According to the vast majority of economists, a British exit from the European Union would be a calamity, knocking down growth for years to come. And some of them now say the mere idea of it is already exerting a negative influence on the United Kingdom’s economy.
The avenue for the debate over “Brexit,” as a British departure from the EU has become known, is business confidence. How can business plan for the future if the country is seriously discussing how it might shred one of the organizing principles behind the 21st century British economy?
“There are tentative signs that uncertainty related to the EU referendum is already having an effect,” said Daniel Vernazza, an economist with UniCredit in London.
U.K. consumer confidence is stable, but business confidence has ebbed recently, Vernazza pointed out. Investment intentions have also eased in recent months, and nonfinancial companies are hoarding cash. And finally, the trade-weighted exchange rate of the British pound has declined for the last three months and the Bank of England is starting to turn up anecdotal evidence that the referendum is one factor in the slide, Vernazza noted.
The uncertainty isn’t going away anytime soon.
Prime Minister David Cameron, who leads the Conservative Party, has embarked on the biggest gamble over Britain’s role in Europe since the country voted in 1975, in a referendum, to stay in what later became the European Union. At a mid-February meeting, other EU chiefs will pass judgment on a package of changes to the U.K.’s rights and responsibilities within the union, a sweetener that Cameron hopes will persuade Britons to endorse continued membership in a referendum, probably later this year.
If voters reject British membership, a mixture of domestic law and European rules will create a two-year window in which the country can renegotiate the terms of its relationship with the union. Polling suggests the vote will be close, with a slight advantage for the pro-EU faction.
“The British electorate has on balance generally been more pro- than anti-EU, particularly over the past couple of years,” Peter Dixon, an economist with Commerzbank in London, wrote in a research note.
A rejection of the European Union would open a Pandora’s box of self-inflicted problems for Britain, first by exacerbating existing economic problems. Then, it would shred the legal framework behind Britain’s international trade in goods — currently 40 percent of GDP, according to the World Bank — and the financial services that are central to London’s role in the world economy. And the country would stand little chance of recreating these advantageous relationships outside the European Union.
UniCredit estimates that an exit would cost Britain 6 percent of its GDP, the equivalent of a searing recession, even if spread out over several years. The advantages of Brexit, such as the end of contributions to the EU budget, would be “small beer” by comparison, according to UniCredit.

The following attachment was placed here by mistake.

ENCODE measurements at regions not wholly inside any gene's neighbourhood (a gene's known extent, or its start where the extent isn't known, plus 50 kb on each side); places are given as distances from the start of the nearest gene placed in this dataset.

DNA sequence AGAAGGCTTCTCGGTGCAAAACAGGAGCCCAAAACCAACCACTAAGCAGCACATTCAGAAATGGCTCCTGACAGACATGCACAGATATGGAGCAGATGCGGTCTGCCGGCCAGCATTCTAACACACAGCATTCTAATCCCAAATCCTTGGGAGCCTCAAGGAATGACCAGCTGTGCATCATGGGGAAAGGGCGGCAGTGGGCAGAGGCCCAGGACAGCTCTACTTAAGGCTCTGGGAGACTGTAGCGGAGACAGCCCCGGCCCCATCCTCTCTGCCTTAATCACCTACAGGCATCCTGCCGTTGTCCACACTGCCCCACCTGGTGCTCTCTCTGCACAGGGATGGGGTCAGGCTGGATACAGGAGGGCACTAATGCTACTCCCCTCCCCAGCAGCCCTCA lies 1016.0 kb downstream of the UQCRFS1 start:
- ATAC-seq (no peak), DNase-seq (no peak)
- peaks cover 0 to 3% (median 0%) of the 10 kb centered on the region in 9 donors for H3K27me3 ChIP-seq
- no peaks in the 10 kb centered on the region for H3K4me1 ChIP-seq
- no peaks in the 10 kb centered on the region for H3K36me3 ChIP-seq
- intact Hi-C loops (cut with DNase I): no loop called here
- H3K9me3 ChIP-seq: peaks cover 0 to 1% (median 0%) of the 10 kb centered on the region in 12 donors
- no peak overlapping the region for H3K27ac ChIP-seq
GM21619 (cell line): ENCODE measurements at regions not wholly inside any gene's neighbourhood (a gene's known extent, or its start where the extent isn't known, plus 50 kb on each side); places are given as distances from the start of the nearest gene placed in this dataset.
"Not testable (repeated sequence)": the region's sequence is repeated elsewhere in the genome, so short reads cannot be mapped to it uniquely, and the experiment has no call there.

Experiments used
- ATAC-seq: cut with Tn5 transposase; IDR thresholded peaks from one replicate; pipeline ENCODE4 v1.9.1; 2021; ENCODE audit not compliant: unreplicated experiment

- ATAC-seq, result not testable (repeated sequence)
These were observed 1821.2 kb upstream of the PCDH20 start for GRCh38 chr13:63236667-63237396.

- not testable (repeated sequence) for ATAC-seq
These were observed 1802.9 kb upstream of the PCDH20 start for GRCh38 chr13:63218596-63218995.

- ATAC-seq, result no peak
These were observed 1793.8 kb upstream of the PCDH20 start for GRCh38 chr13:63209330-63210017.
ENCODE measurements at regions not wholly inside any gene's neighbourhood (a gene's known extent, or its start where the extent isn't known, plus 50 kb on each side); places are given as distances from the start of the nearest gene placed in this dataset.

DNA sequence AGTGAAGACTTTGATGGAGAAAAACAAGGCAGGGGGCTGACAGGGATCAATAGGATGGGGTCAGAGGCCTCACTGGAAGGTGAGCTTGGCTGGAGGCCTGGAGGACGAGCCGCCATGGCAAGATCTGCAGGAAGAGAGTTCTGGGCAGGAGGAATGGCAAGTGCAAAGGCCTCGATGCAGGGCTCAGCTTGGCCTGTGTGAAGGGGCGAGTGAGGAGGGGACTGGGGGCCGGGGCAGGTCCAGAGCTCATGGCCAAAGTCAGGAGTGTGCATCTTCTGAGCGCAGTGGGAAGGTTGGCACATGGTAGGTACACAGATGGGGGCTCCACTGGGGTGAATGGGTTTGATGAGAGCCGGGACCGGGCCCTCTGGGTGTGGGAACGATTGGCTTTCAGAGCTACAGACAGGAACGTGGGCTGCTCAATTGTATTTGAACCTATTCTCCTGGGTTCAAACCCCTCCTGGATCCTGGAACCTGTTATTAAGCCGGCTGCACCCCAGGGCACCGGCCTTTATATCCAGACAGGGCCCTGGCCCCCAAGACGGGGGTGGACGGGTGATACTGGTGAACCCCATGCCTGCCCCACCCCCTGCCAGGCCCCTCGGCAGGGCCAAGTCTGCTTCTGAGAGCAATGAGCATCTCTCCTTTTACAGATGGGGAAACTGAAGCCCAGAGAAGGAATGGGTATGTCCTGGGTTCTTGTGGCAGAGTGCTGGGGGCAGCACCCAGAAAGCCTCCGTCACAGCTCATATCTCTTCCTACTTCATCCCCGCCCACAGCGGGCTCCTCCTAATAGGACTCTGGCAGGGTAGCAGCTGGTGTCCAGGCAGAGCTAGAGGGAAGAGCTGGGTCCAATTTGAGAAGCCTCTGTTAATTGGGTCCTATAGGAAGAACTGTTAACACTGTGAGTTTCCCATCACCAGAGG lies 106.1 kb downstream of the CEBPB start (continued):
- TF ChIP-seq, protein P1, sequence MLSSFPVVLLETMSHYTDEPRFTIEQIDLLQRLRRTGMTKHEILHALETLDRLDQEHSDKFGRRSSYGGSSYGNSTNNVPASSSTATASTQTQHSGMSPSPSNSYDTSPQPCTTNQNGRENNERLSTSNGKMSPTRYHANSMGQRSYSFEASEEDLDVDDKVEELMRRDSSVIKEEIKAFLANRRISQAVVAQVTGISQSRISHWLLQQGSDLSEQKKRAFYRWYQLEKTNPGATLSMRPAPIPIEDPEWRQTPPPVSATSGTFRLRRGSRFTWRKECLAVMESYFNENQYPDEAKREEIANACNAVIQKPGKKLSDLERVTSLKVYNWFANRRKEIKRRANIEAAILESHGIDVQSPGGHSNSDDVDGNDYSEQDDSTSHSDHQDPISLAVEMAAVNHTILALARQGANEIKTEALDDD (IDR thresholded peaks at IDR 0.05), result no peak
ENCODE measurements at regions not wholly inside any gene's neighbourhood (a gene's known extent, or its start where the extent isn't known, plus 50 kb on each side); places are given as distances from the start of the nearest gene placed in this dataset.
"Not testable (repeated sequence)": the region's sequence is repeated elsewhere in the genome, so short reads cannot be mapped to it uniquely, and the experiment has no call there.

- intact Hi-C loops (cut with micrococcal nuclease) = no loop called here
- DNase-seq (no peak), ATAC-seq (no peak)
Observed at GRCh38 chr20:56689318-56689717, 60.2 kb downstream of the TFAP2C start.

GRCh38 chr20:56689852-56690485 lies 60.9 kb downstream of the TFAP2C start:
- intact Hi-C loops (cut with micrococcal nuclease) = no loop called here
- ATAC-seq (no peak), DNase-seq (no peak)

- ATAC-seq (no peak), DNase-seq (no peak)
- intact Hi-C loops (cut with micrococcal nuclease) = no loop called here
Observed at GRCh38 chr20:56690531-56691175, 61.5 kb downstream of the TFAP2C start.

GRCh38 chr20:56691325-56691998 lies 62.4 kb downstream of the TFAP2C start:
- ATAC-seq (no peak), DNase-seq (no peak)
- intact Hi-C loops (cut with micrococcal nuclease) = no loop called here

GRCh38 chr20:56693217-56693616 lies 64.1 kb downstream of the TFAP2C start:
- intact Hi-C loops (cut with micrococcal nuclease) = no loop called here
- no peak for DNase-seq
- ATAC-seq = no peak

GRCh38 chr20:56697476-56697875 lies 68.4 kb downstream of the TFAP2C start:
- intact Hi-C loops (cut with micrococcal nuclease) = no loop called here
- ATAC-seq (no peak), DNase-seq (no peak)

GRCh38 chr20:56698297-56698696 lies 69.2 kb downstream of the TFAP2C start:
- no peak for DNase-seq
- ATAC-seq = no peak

The British economy is currently recovering from a long phase of tepid growth and government-imposed austerity, with the Bank of England contemplating the timing of higher interest rates. It has avoided tighter credit thanks to inflows of foreign capital, and is particularly dependent on trade with the 19 countries that use the euro, who are collectively its largest trading partner. And immigrants, whether they moved to Britain for work — thanks to the EU’s freedom-of-movement rules — or simply to buy an expensive London townhouse, have brought to the U.K. purchasing power and an expanding workforce.
“Every element of Britain’s economy is vulnerable if Brexit is added to the conversation,” said Carl Weinberg, chief economist at High-Frequency Economics.
The effects of leaving the EU would fall most heavily, from a policy perspective, on international trade rules.
Brexit, Vernazza wrote in a research paper, “would tear up the U.K.’s current economic and political ties with by far its closest and largest neighbor, the EU, but also with the rest of the world too.”
Countries that join the EU delegate trade policy to Brussels, which wields a sway in international negotiations that’s comparable only to the United States, and perhaps China, because it represents 28 countries. Those countries share the same set of obligations, such as tariff levels, as part of a customs union. A widget shipped from China to Athens faces the same tariff as one coming through London.
So, by departing the EU, Britain would have to design and negotiate with other countries — without the weight of 27 other European countries — new trade agreements with virtually every other country in the world.
In short, the notion that Britain can leave the EU — but still benefit from the “single market” that binds the countries together — isn’t a realistic option. Charles Grant, president of the Center for European Reform, has pointed out that Britain doesn’t even have its own trade policy staff. And the politics of a negotiation with 27 other countries would be hazardous at best.
“In none of our scenarios would the cost of leaving the single market and the EU customs union be offset by merely striking a new trade deal with the EU,” Open Europe, a think tank in London and Brussels, wrote in a recent analysis of Britain’s options.